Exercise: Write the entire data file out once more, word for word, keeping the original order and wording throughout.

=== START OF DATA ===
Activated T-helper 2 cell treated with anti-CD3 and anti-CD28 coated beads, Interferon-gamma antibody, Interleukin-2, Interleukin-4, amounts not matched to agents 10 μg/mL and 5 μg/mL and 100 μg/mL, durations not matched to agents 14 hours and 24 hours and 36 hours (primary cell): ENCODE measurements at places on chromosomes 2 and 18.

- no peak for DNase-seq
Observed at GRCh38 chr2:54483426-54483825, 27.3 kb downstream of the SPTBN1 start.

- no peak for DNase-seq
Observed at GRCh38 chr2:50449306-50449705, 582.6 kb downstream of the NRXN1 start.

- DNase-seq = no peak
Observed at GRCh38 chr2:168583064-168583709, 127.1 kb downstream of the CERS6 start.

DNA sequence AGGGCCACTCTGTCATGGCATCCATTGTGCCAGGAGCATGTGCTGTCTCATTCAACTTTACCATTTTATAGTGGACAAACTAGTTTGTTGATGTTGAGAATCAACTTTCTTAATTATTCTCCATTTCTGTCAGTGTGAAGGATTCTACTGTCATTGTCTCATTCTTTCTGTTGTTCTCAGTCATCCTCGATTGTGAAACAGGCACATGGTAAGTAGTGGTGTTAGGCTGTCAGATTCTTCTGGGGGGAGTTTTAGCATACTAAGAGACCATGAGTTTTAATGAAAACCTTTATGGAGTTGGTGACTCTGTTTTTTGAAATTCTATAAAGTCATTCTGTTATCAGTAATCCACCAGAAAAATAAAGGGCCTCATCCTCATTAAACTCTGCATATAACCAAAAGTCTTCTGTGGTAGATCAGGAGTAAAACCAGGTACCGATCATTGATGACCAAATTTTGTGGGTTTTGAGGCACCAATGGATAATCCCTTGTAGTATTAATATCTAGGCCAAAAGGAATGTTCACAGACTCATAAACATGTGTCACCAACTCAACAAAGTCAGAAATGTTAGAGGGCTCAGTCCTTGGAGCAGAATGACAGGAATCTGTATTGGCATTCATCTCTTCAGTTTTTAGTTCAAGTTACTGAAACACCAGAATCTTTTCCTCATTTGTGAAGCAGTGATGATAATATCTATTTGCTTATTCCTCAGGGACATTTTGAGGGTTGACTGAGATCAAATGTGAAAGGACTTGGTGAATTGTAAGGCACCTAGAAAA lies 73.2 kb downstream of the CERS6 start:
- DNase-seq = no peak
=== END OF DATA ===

Activated T-helper 2 cell treated with anti-CD3 and anti-CD28 coated beads, Interferon-gamma antibody, Interleukin-2, Interleukin-4, amounts not matched to agents 10 μg/mL and 5 μg/mL and 100 μg/mL, durations not matched to agents 14 hours and 24 hours and 36 hours (primary cell): ENCODE measurements at places on chromosomes 2 and 18.

- no peak for DNase-seq
Observed at GRCh38 chr2:54483426-54483825, 27.3 kb downstream of the SPTBN1 start.

- no peak for DNase-seq
Observed at GRCh38 chr2:50449306-50449705, 582.6 kb downstream of the NRXN1 start.

- DNase-seq = no peak
Observed at GRCh38 chr2:168583064-168583709, 127.1 kb downstream of the CERS6 start.

DNA sequence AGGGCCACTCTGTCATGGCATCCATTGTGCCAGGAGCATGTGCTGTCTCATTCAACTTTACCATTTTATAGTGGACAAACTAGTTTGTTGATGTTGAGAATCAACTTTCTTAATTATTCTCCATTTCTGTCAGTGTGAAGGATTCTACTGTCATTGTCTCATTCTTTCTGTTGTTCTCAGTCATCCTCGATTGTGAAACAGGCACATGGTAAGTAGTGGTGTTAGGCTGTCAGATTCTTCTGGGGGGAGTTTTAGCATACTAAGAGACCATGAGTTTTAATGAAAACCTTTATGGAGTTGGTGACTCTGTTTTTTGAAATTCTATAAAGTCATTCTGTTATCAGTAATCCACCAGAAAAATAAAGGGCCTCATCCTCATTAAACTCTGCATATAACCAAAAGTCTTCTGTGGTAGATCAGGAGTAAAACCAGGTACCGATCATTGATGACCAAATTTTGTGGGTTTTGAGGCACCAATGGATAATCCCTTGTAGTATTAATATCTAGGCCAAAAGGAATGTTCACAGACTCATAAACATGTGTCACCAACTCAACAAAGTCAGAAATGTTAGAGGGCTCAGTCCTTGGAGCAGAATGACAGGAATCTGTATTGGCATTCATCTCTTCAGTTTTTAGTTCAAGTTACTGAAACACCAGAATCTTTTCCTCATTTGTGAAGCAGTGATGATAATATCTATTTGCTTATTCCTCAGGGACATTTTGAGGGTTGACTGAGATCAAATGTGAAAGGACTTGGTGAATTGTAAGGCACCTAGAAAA lies 73.2 kb downstream of the CERS6 start:
- DNase-seq = no peak